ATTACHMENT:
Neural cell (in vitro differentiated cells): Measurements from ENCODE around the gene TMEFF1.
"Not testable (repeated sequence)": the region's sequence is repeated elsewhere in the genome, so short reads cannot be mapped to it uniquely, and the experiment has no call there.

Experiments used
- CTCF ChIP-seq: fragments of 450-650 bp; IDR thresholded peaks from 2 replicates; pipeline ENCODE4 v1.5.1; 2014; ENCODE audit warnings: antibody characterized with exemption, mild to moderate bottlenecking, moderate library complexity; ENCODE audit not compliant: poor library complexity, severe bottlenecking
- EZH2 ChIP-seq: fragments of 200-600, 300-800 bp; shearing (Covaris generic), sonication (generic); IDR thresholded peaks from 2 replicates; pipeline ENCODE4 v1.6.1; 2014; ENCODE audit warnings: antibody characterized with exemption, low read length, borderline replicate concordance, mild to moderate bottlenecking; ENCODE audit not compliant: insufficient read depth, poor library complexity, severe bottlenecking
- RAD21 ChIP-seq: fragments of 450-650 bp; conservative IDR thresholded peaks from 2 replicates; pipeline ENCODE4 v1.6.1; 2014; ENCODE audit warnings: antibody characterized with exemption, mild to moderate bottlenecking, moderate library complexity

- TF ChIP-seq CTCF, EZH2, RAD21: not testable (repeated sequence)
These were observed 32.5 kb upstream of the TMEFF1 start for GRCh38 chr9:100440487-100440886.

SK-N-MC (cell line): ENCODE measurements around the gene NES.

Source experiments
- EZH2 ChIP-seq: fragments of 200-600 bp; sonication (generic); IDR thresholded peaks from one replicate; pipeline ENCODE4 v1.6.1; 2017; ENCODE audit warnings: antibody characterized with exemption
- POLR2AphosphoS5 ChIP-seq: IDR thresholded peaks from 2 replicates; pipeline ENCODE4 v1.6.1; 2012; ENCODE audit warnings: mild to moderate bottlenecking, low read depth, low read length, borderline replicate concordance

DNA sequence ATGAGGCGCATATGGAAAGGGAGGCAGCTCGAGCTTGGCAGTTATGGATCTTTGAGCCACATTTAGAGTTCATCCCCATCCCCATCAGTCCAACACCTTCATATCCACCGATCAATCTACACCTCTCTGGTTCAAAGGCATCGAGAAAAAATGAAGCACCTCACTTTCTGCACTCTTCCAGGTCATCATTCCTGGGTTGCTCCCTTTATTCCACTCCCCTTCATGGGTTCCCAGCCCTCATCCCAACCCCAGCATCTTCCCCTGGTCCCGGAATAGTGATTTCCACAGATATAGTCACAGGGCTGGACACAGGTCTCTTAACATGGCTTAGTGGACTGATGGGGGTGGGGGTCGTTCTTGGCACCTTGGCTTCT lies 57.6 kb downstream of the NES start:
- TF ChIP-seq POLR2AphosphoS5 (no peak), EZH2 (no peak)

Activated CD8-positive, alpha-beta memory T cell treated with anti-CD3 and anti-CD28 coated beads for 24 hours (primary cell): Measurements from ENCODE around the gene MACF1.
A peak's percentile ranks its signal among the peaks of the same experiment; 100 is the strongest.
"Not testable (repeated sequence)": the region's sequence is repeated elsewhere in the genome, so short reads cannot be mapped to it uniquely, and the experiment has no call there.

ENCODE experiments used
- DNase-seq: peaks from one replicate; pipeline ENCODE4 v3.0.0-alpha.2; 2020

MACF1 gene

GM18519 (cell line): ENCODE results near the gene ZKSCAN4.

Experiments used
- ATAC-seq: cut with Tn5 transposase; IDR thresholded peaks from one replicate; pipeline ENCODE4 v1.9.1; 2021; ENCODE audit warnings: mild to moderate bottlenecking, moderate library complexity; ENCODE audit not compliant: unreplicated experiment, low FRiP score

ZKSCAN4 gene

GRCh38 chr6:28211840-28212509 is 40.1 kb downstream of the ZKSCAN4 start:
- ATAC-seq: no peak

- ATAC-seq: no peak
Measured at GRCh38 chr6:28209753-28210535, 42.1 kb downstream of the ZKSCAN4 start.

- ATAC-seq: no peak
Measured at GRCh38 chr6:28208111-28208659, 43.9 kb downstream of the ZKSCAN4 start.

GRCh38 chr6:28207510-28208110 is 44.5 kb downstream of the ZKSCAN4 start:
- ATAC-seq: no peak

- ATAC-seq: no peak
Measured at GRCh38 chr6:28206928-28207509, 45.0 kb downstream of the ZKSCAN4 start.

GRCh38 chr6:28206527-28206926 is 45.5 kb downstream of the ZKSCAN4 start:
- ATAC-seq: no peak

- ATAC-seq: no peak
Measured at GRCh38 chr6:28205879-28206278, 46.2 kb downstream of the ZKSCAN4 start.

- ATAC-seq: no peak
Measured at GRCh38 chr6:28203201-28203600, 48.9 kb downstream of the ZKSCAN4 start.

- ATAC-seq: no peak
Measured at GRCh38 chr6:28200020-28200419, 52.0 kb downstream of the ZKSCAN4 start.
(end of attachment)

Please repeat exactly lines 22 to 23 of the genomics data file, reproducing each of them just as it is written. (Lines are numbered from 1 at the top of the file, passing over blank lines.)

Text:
Experiments used
- ATAC-seq: cut with Tn5 transposase; IDR thresholded peaks from one replicate; pipeline ENCODE4 v1.9.1; 2021; ENCODE audit warnings: mild to moderate bottlenecking, moderate library complexity; ENCODE audit not compliant: unreplicated experiment, low FRiP score